ECB Now Owns 80% of the Eurozone – Trustnodes

ECB Now Owns 80% of the Eurozone



The balance sheet of the European Central Bank (ECB) has risen to 77% of the Gross Domestic Product (GDP) of Eurozone which includes Germany, France, Italy and Spain.

ECB’s balance sheet has risen to €7,657,629 million, not far off from doubling in 2020 from about €4.7 trillion.

ECB's Balance Sheet, June 2021
ECB’s Balance Sheet, June 2021

Eurozone’s GDP in contrast has fallen to now about €10 trillion, its lowest level since 2018 and pretty much stagnating since 2007.

The Eruozone area as a whole hardly has seen much growth for the past decade when accounting for the contractions in contrast to both America and China which have seen their GDP grow significantly.

Eurozone GDP, June 2021
Eurozone GDP, June 2021

While Miami and wider Florida sees no restrictions at all, Europe continues to struggle economically with various countries at different stages of lockdowns.

Now more than a year on, the economy is not seeing much growth with ECB picking up the tab to monetize assets which eventually it may have to unload.

This €7.7 trillion in ECB’s balance sheet is debt that must be repaid, with the vast majority of the debt being government debt which is sold to commercial banks and then bought off them from the central bank.

Interest rates are near zero however currently, and in some euro states they are even negative, so this arrangement for now probably won’t cause any political problems.

However if interest rates need to be increased due to a rise in the velocity of money, and thus inflation, the funneling of taxpayer money to the private banking sector based on printed fiat from nothing by ECB may raise difficult equitable considerations.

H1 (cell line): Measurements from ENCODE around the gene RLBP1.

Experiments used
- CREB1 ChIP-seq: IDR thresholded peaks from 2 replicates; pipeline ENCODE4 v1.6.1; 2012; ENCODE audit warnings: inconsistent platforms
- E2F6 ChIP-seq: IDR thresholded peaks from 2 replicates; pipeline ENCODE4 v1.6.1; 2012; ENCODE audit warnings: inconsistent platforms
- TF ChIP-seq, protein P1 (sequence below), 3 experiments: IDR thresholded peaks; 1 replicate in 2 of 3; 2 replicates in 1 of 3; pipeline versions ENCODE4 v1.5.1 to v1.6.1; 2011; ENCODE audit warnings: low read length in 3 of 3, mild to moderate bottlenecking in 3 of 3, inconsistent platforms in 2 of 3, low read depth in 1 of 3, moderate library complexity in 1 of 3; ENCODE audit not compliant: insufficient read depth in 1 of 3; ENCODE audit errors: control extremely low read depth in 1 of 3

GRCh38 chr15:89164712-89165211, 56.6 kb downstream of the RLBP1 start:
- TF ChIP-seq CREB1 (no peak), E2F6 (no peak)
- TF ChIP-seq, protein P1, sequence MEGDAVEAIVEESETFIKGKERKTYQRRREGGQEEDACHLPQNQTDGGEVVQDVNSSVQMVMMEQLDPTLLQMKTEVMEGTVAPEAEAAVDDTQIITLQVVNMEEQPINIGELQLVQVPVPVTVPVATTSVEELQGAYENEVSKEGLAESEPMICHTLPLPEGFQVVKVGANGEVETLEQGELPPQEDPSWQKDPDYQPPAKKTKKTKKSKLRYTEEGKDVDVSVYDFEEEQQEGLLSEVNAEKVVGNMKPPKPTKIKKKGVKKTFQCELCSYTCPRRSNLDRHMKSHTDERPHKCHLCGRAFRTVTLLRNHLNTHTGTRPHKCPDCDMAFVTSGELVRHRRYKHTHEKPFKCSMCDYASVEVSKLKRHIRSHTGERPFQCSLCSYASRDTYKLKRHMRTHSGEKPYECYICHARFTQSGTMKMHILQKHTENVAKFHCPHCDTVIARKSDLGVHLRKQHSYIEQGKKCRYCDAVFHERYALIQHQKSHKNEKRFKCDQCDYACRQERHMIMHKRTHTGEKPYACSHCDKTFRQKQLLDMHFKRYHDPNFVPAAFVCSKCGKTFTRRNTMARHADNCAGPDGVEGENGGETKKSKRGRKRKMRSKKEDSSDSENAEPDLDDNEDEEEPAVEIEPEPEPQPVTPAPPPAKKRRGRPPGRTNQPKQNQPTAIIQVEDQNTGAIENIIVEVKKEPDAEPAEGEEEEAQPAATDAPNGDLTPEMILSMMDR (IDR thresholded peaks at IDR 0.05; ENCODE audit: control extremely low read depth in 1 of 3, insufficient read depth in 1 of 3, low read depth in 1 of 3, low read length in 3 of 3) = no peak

European governments however have not quite gone to the extent of US presidents with Biden proposing a $6 trillion budget after some $6 trillion was spent during the pandemic.

It’s not clear therefore whether Europe will see a bounce in inflation, or even in economic growth, with the elected arguably far too cautious in providing a monetary shock and awe to electrify the economy.

Yet that may soon change as Germany eyes going green, with the Grunde having their ups and downs but if they win, the citizens may at least get something out of this vast new mortgage in a Green New Deal infrastructure spending to upgrade the country and continent for the green and digital revolution.

So the ECB balance sheet may not quite matter in comparison to what is done with all this money, as debt itself is not necessarily bad, but badly invested debt or worse, squandered debt can be bankruptcy which for nation states comes in the form of galloping inflation or in catastrophes of hyperinflation.

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